I think I’d rather be a writer right now than in any other time in history. Publishing is in a state of sea change, it’s true, but it’s still an exciting world in which to earn a living. I’m lucky because I get to see the book world from both sides—as a writer and as an editor. It’s in interesting perspective. There are lots of mistakes I see as an editor that I vow not to make as a writer. Glaring punctuation errors, not using an oxford comma, using the wrong spelling of a word (you're vs. your; too vs. to vs. two), passive voice, mixed-up tense--the list is pretty long.
One of the things I find myself fixing frequently when I edit fiction is facts. Seriously. You’d be amazed at how many authors talk about a place or a person or an event in history, but have their facts mixed-up. Case in point, I once edited a book where the author had sent the heroine on road trip from Chicago to a hotel in downtown Indianapolis. On the way, she drove through the hills of Brown County—a very scenic area about an hour south of Indianapolis. Now all she had to do was look at a map and she’d have known that Chicago to Indy through Brown County was the long, long way around. Readers in Indiana would know immediately that the author hadn’t taken the time to check her facts. Another book included a character writing a letter to the painter Jackson Pollock in 1985. Pollock died in 1956, so unless she had discovered a way to get mail to the next plane of existence, he wasn't going to be reading it. As an editor, I always verify dates, people, places, events...it's my job to help authors sound as smart as they surely are, but I always wish they'd checked their facts before they sent me the manuscript.
When I first started reading romance, I loved historicals, especially ones that took place in the pre-Civil War South. But I once read a book, can’t remember the title or the author, where the heroine is having a huge ball. She’s getting things set up (well, her slaves were getting things set up). The venue is perfect with flowers everywhere and candles ready to fill the ballroom with light. A friend arrives and oohs and ahs over the gorgeous orchid arrangements, to which the heroine replies, “Thank you. Orchids are my favorite flower. I had them flown in from the Caribbean.” Well, okay… How exactly did she accomplish that? Carrier pigeon? A flock of hummingbirds? Each one carrying an orchid stem in its tiny beak?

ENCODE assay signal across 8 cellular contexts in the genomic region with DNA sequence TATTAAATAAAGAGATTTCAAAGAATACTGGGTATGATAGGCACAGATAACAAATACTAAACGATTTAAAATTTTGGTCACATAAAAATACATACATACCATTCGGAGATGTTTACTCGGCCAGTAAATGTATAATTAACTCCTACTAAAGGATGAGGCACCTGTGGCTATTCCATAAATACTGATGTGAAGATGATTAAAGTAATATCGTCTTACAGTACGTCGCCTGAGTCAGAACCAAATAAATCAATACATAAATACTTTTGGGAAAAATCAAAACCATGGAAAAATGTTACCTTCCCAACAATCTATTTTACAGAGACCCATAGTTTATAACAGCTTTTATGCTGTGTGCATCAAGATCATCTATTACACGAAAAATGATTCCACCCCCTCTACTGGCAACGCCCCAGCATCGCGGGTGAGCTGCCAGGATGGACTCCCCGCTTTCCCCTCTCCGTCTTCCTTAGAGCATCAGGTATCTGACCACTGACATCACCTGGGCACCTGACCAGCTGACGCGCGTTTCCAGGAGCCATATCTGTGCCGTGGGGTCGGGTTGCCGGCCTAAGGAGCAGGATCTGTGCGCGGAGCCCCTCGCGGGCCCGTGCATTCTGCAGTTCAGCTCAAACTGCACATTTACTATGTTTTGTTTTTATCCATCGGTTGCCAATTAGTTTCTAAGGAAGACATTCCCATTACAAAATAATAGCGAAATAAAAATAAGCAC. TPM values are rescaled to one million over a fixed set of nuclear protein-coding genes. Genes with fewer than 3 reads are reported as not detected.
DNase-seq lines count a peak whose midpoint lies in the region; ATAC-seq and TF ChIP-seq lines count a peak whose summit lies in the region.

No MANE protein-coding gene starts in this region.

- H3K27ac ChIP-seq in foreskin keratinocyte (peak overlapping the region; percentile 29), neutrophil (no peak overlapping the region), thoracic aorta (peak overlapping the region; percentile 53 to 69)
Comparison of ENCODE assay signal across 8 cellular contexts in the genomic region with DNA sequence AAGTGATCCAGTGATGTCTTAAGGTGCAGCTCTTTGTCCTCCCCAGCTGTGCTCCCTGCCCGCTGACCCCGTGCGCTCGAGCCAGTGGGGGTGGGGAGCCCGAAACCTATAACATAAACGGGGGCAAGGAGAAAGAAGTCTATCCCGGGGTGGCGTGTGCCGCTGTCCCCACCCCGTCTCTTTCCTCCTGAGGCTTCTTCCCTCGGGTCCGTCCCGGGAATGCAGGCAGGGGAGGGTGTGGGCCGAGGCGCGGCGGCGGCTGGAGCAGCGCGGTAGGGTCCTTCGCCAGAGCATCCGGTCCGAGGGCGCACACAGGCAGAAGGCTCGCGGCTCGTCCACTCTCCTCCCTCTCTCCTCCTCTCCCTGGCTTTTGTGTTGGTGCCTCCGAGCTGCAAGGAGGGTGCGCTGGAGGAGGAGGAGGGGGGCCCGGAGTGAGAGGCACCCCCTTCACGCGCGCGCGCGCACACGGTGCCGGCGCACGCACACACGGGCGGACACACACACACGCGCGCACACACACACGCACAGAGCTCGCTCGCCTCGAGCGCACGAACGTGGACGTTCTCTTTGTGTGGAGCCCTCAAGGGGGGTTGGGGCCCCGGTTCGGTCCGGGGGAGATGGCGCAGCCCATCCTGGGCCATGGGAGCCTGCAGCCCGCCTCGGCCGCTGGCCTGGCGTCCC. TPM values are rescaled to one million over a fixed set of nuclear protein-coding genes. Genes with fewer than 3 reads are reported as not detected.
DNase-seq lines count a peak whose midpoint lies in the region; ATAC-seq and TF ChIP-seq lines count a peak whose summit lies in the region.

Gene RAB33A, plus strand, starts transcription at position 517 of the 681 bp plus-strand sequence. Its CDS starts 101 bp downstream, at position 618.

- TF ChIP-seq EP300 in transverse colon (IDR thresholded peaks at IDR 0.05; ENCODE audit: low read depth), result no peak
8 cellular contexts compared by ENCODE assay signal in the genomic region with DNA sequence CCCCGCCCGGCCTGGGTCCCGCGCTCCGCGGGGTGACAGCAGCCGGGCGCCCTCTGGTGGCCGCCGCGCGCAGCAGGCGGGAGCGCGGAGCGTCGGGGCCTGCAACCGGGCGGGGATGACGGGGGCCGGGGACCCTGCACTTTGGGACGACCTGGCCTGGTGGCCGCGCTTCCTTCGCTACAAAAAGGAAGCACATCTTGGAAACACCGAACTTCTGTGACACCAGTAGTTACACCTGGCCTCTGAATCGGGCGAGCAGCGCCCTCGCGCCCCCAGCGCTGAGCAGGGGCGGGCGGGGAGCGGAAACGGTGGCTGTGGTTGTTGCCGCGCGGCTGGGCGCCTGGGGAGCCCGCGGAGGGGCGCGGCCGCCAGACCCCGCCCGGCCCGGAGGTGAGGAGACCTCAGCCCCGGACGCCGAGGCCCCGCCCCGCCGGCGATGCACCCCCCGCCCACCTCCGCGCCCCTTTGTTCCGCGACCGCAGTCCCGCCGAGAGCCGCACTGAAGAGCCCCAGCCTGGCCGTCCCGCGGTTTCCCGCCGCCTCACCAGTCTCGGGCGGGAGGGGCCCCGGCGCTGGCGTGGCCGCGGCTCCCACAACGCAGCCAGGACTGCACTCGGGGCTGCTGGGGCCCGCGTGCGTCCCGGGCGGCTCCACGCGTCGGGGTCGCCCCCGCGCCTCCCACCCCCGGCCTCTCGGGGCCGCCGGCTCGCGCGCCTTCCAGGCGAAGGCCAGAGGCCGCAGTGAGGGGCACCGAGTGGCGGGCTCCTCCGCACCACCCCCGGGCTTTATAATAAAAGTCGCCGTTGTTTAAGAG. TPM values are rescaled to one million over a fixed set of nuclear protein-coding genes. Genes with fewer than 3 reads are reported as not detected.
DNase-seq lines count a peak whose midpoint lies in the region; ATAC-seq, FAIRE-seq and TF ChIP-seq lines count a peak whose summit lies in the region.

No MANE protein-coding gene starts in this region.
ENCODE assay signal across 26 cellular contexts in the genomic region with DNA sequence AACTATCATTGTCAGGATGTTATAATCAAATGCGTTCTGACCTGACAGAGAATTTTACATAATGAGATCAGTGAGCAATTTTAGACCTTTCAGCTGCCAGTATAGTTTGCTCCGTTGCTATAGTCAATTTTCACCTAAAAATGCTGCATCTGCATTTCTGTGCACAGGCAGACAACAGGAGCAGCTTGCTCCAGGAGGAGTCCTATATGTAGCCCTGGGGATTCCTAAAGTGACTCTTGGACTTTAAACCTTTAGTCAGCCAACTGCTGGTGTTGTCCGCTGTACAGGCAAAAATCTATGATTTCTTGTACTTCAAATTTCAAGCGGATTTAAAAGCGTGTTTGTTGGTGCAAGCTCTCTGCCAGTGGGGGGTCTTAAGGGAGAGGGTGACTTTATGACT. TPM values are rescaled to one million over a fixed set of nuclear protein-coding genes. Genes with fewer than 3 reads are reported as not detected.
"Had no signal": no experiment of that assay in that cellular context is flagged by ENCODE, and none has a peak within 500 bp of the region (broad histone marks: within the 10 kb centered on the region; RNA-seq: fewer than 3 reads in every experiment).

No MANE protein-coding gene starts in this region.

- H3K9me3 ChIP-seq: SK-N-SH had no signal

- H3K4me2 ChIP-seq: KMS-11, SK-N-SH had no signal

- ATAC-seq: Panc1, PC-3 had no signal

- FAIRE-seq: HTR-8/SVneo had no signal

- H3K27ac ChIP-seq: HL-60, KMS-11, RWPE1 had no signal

I write about a fictional town in Michigan, but I don’t live in Michigan, so I drive up every so often, spend time in the area upon which Willow Bay is based, and soak up the atmosphere. If you can’t travel to your book settings, Google is the place find detailed maps and pore over pictures of the buildings and the scenery and the people. Fictional or real, get to know your settings. Google Earth is a wonderful resource for geographical research--you can walk the streets of Paris or Rome while you're sitting at your computer. Give it a try!
Google is your best friend for all kinds of research and verification. The Summer of Second Chances, the soon-to-be-released third book in the Women of Willow Bay series needed a lot of research. So I Googled information about diving on wrecks in Lake Michigan, Roosevelt recalling gold as a currency, and even cherry season in Michigan. And I didn’t just do Internet research, I also contacted a salvage company to find out how long paper money would survive under the chilly water of the Great Lakes. I walked the beach from the lighthouse to town in the area that is my fictional town, so I could imagine my characters there. I drove from Sleeping Bear Dunes to the road that my fictional heroine lived on so I knew how long that drive would take her.
You get the picture… do your research. You don’t want some copy editor pointing out misquoted facts, or worse, a reader discovering that you didn’t bother to find out for sure how long a flatboat ride from Pittsburgh to St. Louis took in 1843.